And now these pensioners’ eyebrows have been raised at the Supreme Court and High Court decision to back a claim against the government for apparently ignoring an Act of Parliament, in relation to triggering Article 50 post referendum, without going before that same Parliament. Yet those same Judges accept the Government can contemptuously ignore an Act of Parliament relative to Armed Forces Pensioners!!!!
Finally, when working out how much these few thousand ex service personnel stand to lose individually from age 40 to the State Retirement Age, no thought was taken regarding whether a few of these individuals might interpret the Governments actions as a BETRAYAL of trust and breach of contract and feel justified in responding in kind. What if for example, these individuals decide to make up these massive financial shortfalls in Guaranteed Pension through using skills and knowledge that previously they were contractually barred from using!
Surely the Government would have to accept culpability.
Postscript; NewYears Honours list for January 2017 sees the former Coalition Government Pensions Minister awarded a Knighthood. Whilst at the same time MP’s and the general press are clamouring for the removal of the title bestowed on the former owner of BHS whom they blame for wrecking the BHS workers pensions. Hmmmmm!
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What? If you mean deferred pensioners, they receive their deferred pension benefits at either age 60 or 65 (depending on when they left) which are absolutely nothing to do with the State old age pension. The deferred Armed Forces pension increases each year in line with CPI both before and after payment age, just the same as the immediate pension. The 2.5% triple lock has only ever applied to the old basic State pension of £119 per week.
Cobblers. The majority of ex-Service personnel have no problems fnding jobs on civvie street - we are welcomed for our work ethic, sense of duty, etc etc. The ones who may not have actual transferable skills (artillery etc) are given ample opportunities for re-training prior to being discharged. I, myself, (ex administrator) went on to have another career in Local Government. The Armed Forces Pension Scheme was granted 'special case' status simply because the immediate pension is payable from age 40, subject to length of service, rather than the civilian minimum age of 55.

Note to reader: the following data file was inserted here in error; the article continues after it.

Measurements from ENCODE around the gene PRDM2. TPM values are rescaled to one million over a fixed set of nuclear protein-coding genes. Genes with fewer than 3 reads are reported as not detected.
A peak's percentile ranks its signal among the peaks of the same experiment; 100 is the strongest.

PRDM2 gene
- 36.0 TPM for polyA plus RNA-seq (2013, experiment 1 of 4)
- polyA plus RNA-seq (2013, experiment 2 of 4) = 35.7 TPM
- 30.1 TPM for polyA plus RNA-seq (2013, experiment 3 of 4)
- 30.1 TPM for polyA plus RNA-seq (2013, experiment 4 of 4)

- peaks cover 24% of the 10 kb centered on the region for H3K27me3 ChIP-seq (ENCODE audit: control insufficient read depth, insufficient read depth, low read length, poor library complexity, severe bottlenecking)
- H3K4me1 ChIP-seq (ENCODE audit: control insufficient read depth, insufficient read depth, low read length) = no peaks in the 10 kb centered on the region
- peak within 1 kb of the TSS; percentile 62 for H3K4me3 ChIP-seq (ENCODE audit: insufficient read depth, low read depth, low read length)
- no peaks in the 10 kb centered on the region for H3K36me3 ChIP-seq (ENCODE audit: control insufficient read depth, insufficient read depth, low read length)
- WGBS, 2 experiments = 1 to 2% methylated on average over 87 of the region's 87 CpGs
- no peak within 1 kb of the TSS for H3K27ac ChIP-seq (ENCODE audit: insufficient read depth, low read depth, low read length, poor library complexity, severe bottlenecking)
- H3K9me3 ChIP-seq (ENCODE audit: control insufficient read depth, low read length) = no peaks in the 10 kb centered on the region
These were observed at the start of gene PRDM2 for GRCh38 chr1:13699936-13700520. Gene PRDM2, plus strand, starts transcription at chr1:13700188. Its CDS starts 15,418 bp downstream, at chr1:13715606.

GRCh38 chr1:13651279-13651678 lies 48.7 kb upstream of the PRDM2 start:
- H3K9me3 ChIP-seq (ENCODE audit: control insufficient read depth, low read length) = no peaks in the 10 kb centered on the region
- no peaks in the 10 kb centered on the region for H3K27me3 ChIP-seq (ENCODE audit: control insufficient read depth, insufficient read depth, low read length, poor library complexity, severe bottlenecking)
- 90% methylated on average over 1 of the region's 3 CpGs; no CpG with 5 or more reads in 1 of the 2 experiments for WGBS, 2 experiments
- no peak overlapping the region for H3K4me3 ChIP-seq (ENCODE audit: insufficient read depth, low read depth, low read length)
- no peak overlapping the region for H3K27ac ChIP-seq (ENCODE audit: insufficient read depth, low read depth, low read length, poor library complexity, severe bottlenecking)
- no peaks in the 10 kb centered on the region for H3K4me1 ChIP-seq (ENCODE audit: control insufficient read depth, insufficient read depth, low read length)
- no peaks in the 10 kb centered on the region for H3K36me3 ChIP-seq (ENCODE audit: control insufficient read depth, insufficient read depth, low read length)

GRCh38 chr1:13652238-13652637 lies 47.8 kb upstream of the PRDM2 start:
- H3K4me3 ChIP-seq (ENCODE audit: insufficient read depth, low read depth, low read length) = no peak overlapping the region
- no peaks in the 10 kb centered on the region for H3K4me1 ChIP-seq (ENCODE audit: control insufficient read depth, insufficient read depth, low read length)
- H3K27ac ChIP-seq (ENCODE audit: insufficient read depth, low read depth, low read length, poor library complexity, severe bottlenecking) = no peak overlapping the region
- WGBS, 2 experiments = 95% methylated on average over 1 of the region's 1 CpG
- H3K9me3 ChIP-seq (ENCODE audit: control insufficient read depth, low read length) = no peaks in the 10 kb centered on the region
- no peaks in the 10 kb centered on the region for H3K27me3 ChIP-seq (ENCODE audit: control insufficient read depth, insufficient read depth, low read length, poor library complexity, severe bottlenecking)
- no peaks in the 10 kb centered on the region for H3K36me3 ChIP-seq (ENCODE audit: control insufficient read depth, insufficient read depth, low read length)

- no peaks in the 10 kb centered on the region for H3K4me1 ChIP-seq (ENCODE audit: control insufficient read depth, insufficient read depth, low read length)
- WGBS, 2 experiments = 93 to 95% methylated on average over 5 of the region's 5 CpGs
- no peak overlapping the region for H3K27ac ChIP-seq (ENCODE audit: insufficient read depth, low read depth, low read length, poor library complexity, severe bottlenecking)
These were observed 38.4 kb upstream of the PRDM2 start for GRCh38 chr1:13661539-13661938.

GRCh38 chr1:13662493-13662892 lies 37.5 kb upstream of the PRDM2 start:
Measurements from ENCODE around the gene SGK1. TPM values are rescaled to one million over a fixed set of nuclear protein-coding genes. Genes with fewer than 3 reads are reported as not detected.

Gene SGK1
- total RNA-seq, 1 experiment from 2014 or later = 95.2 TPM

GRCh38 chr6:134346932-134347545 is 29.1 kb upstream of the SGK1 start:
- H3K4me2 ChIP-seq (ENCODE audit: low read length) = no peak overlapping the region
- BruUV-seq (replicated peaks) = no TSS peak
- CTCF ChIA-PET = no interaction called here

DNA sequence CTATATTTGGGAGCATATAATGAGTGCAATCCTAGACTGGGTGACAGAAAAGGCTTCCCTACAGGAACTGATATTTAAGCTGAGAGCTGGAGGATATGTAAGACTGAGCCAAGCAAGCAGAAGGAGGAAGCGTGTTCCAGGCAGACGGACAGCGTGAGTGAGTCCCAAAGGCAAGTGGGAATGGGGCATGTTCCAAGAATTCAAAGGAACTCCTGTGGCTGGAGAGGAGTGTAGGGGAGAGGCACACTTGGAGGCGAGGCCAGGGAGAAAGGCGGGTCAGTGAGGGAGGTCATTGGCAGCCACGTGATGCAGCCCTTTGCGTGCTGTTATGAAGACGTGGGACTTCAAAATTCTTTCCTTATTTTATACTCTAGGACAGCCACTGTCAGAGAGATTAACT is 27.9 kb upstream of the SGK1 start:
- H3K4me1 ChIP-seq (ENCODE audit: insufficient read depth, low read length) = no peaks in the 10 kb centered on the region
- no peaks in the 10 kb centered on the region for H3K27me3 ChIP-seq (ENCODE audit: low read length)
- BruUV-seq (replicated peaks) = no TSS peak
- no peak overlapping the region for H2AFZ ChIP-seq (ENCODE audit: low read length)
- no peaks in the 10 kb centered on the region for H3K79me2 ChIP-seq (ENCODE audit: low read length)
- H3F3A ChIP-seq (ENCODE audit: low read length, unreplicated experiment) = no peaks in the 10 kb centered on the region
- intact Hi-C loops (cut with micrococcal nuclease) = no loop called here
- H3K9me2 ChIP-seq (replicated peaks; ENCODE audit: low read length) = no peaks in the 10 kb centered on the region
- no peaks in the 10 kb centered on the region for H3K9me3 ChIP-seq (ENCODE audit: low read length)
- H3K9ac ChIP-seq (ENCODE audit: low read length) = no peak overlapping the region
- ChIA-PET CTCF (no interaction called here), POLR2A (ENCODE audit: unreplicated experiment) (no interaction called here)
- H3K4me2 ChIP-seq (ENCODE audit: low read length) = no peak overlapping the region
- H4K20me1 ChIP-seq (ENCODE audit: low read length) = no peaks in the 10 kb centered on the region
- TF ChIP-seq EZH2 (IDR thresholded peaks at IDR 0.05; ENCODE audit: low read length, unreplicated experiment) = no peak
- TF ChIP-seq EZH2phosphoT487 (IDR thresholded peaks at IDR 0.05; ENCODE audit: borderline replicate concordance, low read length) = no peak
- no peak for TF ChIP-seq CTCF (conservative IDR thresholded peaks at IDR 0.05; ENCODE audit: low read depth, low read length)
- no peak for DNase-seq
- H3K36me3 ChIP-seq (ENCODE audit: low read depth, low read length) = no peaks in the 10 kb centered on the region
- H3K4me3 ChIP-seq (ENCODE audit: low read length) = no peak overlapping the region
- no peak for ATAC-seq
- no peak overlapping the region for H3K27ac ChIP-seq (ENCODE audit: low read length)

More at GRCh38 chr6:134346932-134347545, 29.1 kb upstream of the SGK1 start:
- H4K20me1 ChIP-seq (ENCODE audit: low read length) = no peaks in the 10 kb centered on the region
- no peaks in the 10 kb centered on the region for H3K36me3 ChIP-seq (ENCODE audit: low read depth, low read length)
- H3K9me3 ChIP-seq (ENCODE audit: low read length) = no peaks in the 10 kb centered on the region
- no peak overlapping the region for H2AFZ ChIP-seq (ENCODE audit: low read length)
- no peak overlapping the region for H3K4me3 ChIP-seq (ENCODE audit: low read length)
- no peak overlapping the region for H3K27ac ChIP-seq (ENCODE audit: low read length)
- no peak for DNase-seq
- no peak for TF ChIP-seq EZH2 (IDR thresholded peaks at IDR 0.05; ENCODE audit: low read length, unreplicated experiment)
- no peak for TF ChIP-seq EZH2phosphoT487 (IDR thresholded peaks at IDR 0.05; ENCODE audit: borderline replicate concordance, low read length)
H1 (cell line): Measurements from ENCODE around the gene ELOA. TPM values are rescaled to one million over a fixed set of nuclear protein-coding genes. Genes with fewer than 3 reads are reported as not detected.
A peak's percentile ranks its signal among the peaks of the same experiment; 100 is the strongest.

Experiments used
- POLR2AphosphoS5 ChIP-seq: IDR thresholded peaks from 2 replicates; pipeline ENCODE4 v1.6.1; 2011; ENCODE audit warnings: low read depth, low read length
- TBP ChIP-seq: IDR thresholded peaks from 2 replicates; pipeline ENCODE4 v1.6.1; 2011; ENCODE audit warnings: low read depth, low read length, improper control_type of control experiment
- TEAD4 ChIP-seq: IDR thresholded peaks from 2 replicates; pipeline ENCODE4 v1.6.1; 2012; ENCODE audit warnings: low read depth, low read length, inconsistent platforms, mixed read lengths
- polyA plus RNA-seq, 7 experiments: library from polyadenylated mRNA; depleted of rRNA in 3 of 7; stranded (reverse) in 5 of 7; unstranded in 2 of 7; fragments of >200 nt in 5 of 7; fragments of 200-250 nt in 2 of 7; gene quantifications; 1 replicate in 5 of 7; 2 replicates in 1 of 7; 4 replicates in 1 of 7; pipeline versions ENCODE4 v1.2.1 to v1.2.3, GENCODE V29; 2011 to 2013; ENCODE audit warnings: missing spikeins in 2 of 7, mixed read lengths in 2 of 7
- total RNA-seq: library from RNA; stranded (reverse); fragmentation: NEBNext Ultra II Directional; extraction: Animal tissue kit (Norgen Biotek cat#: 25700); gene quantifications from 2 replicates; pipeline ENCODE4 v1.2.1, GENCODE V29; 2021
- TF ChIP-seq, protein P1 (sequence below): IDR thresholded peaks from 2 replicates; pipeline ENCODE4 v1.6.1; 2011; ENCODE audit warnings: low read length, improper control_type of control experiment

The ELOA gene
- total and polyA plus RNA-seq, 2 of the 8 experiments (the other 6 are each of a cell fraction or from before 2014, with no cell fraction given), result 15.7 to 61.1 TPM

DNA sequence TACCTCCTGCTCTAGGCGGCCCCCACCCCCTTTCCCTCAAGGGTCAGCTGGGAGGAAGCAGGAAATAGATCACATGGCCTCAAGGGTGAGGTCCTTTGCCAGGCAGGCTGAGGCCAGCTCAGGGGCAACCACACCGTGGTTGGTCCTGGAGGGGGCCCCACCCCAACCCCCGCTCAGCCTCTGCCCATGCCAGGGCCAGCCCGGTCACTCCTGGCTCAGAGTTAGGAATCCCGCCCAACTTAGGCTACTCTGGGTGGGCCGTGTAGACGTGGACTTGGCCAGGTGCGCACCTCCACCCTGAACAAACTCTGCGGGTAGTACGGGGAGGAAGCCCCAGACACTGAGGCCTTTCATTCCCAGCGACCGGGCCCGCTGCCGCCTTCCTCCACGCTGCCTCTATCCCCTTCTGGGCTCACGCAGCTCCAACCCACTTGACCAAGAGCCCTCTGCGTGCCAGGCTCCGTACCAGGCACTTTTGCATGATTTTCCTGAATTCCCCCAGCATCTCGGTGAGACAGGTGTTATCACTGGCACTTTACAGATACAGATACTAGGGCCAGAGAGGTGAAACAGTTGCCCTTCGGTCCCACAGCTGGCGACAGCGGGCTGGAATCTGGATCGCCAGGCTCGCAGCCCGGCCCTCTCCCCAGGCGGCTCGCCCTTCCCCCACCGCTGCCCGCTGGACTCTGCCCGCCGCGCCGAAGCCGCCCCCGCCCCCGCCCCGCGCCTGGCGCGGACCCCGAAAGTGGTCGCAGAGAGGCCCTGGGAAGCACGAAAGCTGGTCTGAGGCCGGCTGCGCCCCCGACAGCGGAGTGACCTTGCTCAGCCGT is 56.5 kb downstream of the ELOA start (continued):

So the same as most people with an occupation pension before the 1975 change in the Social Security act then.
That said, the people I know who ( well over 50) have reached the top of the tree in the military either don't want another job with such responsibility, or are headhunted for a job because employers are biting their hands off to snap up such experience.
My understanding is: A full career is (or certainly was) 37 years. The "Start Date" couldn't be before someone's 18 th birthday.
To receive an immediate pension one had to have 22 years qualifying service. So in effect a soldier enlisting at 17 yrs 340 days old, completes 22 yrs reckonable service (ie, from age 18, less any time spent in detention, AWOL, LWOP etc) would qualify for that pension at age 40 (Provided he was discharged of course).
He would then receive pension rises (if any) each year.
I believe your example of a sergeant completing a full career aged 40 is flawed. To complete the full career he would already be 55?
Many soldiers who completed 22 yrs services opted to commute their pensions ie, receive a larger lump sum on discharge offset by a reduction in their annual pension. At the age of 55 (your 15 years perhaps?) the pension was restored with the yearly rises applied. Those who completed a full career could not compute their pension because they were getting the full amount on discharge.
I joined the army in Aug 1964 and up until retirement I only spent one day unemployed. I know of no SNCO who left the army having completed a full career (37 years) or the "normal" 22 years and not find meaningful and valued employment.
Just as a matter of interest I was serving in BAOR in the 90s (extended service). Working in the local PSA (as a civilian) was an old comrade of mine who had completed 12 years reconable service. I pointed out to him that he might be entitled to a preserved pension when he reached the age of 60 but he would have to contact the Army Pensions Office. He replied that he thought he had to do 22 years to get his pension. Well he wrote to the Army Pensions Office and they confirmed that he did qualify for a preserved pension. I'm still waiting the crate of Herforder Pils.
Later working in the civil service I worked with a guy who was entitled to a preserved (12 year)pension and he was convinced that he would receive it at the age of 55. I told him that as far as I was aware it was aged 60. Same again, he contacted Army Pensions Office who confirmed it was 60.
Certainly when I had completed my 27 years service I just received a booklet through the post referring to the military pension. Most of the information related to medical discharges, re-enlistment, invalid, buying-in of civilian pensions into the scheme. Difficult to understand for some people.
He got Sod all....
It makes me so, so angry.
and we will never, ever return.
Yes but presumably they got their contributions refunded on leaving the job. We got zip!